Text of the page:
August 13, 2020

02

Rockport Harbor 10/15/2009 02–Rockport, Maine
The Hero's Journey and the heroic task
await us all.

But we are always confusing metaphor with reality,
and think, "Oh, but there are no more dragons to slay!"

There were never any dragons to slay.

All that heroes ever did
through all the ages
was simply what needed to be done. 
Simply what the situation called for.

Every moment has its dragon
and is desperate for its hero
to rise to the occasion
and do what needs to be done about it.

That's where you and I come in.

To act as liege servants
with filial loyalty
in doing what needs us to do it
"Without hope,
without witness,
without reward"
(Steven Moffat).

Moment-by-moment,
situation-by-situation,
day-by-day,
all our life long.

Not what we have in mind.
We are here for bigger things
than mopping the kitchen floor
and taking out the garbage!

Come the words of Jesus:
"Those who are faithful in small things
are faithful in much."
Those who can be counted on
with the mopping and the garbage
can be counted on. 
Period.

Heroes are those who can be counted on period.

Come the words of Jesus again:
"The harvest is plentiful
but the laborers are few."
We miss the metaphor again
and think that Jesus is talking about
saying what Jesus has done to everybody everywhere.
Jesus is talking about doing what needs to be done
in every situation everywhere.

Every situation cries out for something!
"The harvest is plentiful!"
And people everywhere
are saying, "Not me, not me."
 
No one wants to do what is asked of them.
Everyone is looking for a dragon to slay
in order to make the headlines
and reap the rewards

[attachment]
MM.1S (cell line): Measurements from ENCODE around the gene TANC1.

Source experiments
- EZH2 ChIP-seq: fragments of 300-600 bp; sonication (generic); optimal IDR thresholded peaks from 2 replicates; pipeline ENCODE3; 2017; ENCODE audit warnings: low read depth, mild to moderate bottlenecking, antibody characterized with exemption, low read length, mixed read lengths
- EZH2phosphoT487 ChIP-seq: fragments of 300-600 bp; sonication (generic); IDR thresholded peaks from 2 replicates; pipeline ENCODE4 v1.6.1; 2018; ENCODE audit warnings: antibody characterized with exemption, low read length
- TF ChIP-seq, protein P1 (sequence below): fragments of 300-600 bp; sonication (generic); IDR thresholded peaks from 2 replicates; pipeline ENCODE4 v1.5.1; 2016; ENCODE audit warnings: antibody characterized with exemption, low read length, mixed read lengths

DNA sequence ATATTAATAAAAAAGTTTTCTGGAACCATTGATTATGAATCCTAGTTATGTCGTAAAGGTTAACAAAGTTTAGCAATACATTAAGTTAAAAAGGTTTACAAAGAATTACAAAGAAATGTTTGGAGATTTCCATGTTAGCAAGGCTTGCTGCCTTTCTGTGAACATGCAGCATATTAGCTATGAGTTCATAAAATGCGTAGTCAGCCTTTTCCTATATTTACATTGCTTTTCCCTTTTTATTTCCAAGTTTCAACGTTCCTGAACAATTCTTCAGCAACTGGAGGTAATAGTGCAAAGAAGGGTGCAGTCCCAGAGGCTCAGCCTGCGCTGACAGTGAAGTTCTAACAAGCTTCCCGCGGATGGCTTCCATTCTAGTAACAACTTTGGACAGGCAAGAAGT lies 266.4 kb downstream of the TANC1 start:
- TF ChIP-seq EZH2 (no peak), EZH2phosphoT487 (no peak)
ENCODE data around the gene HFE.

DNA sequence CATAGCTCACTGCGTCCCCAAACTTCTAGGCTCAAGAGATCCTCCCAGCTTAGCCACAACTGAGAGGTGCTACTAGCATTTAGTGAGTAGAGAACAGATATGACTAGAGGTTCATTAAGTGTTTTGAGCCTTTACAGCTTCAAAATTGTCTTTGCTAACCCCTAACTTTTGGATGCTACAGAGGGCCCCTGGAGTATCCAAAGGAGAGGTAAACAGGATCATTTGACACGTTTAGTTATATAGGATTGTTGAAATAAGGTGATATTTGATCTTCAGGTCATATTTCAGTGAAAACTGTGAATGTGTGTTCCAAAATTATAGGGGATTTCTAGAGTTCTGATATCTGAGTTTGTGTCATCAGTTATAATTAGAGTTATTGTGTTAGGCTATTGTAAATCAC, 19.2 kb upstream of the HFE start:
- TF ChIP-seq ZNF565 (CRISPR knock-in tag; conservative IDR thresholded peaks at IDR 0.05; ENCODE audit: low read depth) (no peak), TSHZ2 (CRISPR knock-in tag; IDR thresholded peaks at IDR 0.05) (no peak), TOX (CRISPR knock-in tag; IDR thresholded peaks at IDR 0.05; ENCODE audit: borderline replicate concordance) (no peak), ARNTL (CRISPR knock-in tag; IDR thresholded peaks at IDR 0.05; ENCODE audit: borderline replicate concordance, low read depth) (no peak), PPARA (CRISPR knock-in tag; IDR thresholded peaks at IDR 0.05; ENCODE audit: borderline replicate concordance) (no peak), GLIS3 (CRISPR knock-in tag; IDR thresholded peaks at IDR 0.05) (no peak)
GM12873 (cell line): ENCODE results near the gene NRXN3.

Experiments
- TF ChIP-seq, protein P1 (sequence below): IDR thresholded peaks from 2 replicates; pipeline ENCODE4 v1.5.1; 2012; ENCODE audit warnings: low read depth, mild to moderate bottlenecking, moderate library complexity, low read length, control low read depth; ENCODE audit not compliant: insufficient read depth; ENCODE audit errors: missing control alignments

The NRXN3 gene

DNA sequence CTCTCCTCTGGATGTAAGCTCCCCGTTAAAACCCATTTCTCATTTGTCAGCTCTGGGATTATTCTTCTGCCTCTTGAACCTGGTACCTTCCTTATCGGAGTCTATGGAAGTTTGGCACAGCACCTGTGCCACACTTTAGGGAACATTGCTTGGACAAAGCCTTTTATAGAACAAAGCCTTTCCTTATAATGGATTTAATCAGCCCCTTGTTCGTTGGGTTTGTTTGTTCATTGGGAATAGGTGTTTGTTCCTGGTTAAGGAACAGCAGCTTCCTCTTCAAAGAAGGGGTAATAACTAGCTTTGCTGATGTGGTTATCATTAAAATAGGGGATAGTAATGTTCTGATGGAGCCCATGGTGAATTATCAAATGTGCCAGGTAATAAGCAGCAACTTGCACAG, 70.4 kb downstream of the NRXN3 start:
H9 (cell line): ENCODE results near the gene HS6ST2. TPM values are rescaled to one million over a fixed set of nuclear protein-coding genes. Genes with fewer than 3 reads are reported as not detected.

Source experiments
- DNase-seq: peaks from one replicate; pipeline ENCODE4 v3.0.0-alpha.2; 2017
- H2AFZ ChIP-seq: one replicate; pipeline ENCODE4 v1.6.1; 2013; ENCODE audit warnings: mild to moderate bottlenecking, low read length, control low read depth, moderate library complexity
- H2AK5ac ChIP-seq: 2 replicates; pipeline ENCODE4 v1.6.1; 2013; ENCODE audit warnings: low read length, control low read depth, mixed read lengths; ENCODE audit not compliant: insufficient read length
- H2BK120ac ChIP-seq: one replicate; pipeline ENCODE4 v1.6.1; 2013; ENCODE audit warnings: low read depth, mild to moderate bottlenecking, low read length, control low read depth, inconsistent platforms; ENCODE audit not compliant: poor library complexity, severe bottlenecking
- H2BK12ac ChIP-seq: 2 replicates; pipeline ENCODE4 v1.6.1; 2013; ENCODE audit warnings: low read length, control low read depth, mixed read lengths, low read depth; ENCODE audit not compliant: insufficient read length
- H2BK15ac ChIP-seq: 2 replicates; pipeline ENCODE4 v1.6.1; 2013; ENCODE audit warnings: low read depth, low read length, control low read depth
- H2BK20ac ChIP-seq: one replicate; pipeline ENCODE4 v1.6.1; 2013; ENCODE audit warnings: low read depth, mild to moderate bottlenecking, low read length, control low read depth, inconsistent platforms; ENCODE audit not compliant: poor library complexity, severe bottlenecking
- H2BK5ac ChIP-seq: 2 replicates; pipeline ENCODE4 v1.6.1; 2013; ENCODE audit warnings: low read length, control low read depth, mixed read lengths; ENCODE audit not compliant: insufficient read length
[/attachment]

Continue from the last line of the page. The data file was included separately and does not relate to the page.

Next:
and be accorded Hero Of The Realm!

Superheroes have better things to do
than mop the kitchen floor
and take out the garbage.

The things superheroes spit on
need real heroes to do them.
Somebody?
Anybody?

–0–

01

Lotus Light
Nothing is wrong with us
that growing up some more again
wouldn't help.

Growing up some more again
is the solution to all of our problems today.
And every day.

Too few people world-wide
ever get beyond the third stage
of spiritual development
(As devised by the Yogis, Hindus, Buddhists of lore,
and which can be found a few days back here).
And it's a problem because no one
can grow someone else up some more again, 
or at all.
Jesus couldn't do it,
and they killed him for trying.
They always kill you in one way or another for trying.

Growing up is our responsibility.
It is really all we have to do.
If we are committed to growing up some more again
for as long as it takes,
we have everything it takes
for our life-experience (and our life)
to be as good as it can be.

Our life is never as good as we would like for it to be,
and thus, the need to grow up some more again.
But we insist that our life be what we want it to be NOW!
And it will never be what we want it to be ever.
We have to grow up some more again about it.
Which we refuse to do.

And here we are.

The only "solution" (And it solves nothing,
just makes things as livable as they can be)
is for those of us who can
to grow up some more again as we are able
throughout our life
and let that be that.

Salvation is an individual accomplishment.

Nobody can save the world.

Nobody can "make disciples of all nations"
(And Jesus of all people would have known that,
so those words were put in his mouth
by those who felt they needed leverage
for what they were doing--which is how 
the entire Bible got to be as it is,
but that is for another time).

Each of us is on our own.
Our life is our responsibility.
And growing up some more again
is all we have to do.
Everything will fall into place around that.

It is another term for the spiritual journey,
the Hero's Journey,
the spiritual Quest.
And it waits for us to take it up.
Every day.
For the rest of our life.

Published by jimwdollar

I'm retired, and still finding my way--but now, I don't have to pretend that I know what I'm doing. I retired after 40.5 years as a minister in the Presbyterian Church USA, serving churches in Louisiana, Mississippi and North Carolina. I graduated from Austin Presbyterian Theological Seminary, in Austin, Texas, and Northwestern State University in Natchitoches, Louisiana. My wife, Judy, and I have three daughters, three sons-in-law, and five granddaughters, and are enjoying our retirement as much as we have ever enjoyed anything.

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